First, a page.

The 2011 Annual Conference of the American Immigration Lawyers Association (AILA) was held in mid-June in San Diego, California. This is one way we keep up to date with the latest developments in U.S. immigration law, to better assist and inform our clients and the broader immigrant community. As expected, this year\'s AILA Conference proved to be a source of information and insight into changing government policies.
Business Immigration: B-1 in lieu of H1B
The visa category of B-1 business visitor, in lieu of H1B, has come under attack recently. It has long been a suspect category, with variable use and availability at different consulates over the years. The U.S. Citizenship and Immigration Services (USCIS) is considering ending this category, following widely publicized misuse by a major Indian-based company. This matter was discussed during the AILA Conference.
Business Immigration: L1B
The past year has seen new problems for L1B intra-company transferee cases. This has had an impact on visa applications based on blanket L-1 approvals, as well as individual L1B petitions filed with the USCIS. Many companies have had significant difficulties with this category, which requires the L1B beneficiary to have specialized knowledge regarding the company, its products, services or the like. While this topic was discussed, no new policies were issued or referenced during the conference. It is clear that this category may be subject to greater scrutiny in the coming year.
Same Sex Marriage
same-sex marriages are not recognized for U.S. immigration benefits. There have been long-standing efforts to challenge this position. Recently, the Obama Administration stated that it would not defend efforts to challenge the constitutionality of the Defense of Marriage Act (DOMA). There are continuing efforts to address this matter, both legislatively and administratively. Marriages in which one spouse is transgender fare better and, in some situations, are recognized for immigration benefits. This continues to be a hot topic area, which likely will continue to evolve.
Prosecutorial Discretion Memo
One of the most important announcements at the conference was made by John Morton, Director of the U.S. Immigration and Customs Enforcement (ICE). He advised that ICE would be issuing an updated memorandum on the topic of prosecutorial discretion. Prosecutorial discretion involves decision making regarding matters of enforcement as to the types of violations that should be pursued, and whether to exercise leniency in certain situations. It allows for appropriate use of limited government resources to focus on certain types of cases, and exercise some overall discretion under particular enforcement scenarios.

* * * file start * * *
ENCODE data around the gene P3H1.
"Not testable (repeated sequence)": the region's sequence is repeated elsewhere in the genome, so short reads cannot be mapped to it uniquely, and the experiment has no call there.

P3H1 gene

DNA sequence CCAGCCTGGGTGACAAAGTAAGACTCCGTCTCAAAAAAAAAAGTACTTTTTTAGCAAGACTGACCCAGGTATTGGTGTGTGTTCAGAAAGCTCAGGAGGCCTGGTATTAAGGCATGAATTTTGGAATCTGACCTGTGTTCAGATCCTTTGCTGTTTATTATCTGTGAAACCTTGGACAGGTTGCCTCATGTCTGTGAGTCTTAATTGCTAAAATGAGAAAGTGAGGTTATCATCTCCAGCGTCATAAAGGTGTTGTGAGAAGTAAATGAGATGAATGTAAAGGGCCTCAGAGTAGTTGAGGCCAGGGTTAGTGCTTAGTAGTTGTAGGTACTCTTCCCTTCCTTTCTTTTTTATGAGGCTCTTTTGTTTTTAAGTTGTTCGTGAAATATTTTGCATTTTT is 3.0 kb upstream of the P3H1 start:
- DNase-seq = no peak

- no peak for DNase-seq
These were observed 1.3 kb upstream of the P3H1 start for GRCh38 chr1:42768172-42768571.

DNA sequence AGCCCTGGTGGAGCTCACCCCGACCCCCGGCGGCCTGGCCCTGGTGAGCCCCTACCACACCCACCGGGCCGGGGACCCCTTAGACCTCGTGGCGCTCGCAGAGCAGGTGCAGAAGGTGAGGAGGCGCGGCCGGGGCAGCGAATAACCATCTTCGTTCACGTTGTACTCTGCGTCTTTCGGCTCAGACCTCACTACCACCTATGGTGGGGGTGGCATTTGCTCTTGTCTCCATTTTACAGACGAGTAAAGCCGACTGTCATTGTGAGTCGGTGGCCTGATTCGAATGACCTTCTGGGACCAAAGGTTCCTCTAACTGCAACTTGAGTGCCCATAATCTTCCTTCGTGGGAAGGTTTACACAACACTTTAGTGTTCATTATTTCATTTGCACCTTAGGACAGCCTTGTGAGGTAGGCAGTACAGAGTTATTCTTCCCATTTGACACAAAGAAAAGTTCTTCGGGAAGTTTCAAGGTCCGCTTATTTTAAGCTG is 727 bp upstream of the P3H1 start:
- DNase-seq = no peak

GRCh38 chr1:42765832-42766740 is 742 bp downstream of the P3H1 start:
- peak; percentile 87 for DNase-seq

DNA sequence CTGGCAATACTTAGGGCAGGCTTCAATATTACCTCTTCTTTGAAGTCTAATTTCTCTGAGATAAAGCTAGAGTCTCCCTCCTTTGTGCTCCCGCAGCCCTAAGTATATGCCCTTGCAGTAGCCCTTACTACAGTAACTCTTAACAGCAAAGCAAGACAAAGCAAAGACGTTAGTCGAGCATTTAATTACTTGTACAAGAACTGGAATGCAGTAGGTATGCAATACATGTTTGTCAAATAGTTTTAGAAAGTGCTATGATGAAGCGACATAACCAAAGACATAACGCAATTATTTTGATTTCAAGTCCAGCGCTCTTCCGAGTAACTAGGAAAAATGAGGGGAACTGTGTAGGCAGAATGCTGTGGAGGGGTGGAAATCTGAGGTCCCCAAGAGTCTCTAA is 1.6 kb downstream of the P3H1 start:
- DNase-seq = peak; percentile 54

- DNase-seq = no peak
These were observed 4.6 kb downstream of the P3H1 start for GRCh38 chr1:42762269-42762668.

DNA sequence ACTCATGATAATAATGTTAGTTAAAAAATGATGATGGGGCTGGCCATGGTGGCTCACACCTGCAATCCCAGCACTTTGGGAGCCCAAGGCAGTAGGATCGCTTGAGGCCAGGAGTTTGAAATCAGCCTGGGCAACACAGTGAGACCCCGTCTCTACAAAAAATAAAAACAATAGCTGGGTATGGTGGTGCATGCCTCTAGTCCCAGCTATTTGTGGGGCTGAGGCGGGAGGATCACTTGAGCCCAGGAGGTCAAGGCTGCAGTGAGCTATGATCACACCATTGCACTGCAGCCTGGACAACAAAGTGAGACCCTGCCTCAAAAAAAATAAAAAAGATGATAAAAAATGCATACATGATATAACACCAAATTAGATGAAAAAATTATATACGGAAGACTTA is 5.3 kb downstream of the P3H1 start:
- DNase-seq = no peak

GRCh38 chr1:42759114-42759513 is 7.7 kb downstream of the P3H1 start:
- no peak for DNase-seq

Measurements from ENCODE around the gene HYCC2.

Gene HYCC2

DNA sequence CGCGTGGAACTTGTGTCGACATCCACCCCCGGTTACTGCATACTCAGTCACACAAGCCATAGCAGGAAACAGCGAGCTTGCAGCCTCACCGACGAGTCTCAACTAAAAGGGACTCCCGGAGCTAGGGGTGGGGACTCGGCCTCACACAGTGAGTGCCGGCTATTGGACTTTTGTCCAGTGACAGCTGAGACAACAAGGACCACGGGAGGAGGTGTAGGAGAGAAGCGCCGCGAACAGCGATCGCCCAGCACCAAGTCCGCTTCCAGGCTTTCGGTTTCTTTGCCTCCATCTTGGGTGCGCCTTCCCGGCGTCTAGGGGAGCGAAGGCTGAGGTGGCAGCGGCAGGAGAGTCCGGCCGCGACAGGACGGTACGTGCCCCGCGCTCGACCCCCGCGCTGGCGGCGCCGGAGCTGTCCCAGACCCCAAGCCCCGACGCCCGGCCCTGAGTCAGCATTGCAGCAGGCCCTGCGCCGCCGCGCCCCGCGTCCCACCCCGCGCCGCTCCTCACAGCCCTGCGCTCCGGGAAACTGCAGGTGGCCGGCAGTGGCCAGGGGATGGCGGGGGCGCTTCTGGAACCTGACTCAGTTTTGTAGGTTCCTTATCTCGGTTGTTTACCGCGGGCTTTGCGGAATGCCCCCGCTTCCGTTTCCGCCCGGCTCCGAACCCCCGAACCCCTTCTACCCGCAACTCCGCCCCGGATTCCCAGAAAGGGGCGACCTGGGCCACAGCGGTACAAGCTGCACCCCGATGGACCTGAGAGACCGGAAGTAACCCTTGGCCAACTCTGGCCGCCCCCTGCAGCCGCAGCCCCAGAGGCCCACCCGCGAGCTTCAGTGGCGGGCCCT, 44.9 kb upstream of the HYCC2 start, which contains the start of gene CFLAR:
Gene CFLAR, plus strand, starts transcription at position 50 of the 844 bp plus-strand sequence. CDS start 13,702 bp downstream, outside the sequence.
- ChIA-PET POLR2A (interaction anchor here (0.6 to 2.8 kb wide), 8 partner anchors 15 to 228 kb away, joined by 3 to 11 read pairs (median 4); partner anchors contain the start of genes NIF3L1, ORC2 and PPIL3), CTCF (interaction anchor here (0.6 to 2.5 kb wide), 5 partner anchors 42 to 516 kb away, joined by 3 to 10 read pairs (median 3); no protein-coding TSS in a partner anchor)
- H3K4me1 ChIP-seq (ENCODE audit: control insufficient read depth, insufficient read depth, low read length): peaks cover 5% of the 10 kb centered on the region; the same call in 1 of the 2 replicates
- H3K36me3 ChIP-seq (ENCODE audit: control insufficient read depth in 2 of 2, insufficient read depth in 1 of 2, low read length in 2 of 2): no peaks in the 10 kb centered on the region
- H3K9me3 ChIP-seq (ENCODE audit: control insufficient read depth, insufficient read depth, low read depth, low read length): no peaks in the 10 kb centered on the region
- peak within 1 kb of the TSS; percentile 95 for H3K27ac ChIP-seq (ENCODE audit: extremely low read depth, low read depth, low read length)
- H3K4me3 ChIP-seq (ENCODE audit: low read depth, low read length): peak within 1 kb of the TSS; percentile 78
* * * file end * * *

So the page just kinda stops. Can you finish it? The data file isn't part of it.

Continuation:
This June 17, 2011 memorandum, is entitled \"Exercising Prosecutorial Discretion Consistent with the Civil Immigration Enforcement Priorities of the Agency for the Apprehension, Detention and Removal of Aliens.The memorandum aims to strike a balance in priorities, as ICE is \"confronted with more administrative violations than its resources can address.\" Thus, it is intended to establish a standard for prosecutorial discretion that meets ICE\'s enforcement priorities, so that the use of personnel, detention space, and other assets can be focused on the removal of foreign nationals who fit within these priorities.
The two business-immigration issues, the B-1 in lieu of H1B and the L1B, are related to each other, as well as being related to the problems faced in H1B adjudications and visa issuance. The current economy and the focus on employer enforcement have brought attention to and criticism of the H1B and L1B categories. These problems are not connected to actual changes in the law. It all relates to changes in policy and adjudications practice. The prosecutorial discretion memorandum is an apparent response to certain hard-line approaches to enforcement, which result in a system clogged with cases, often involving individuals who do not pose a safety or security threat. It is understandable that ICE wants and needs to utilize resources to address high-priority matters and potentially dangerous individuals.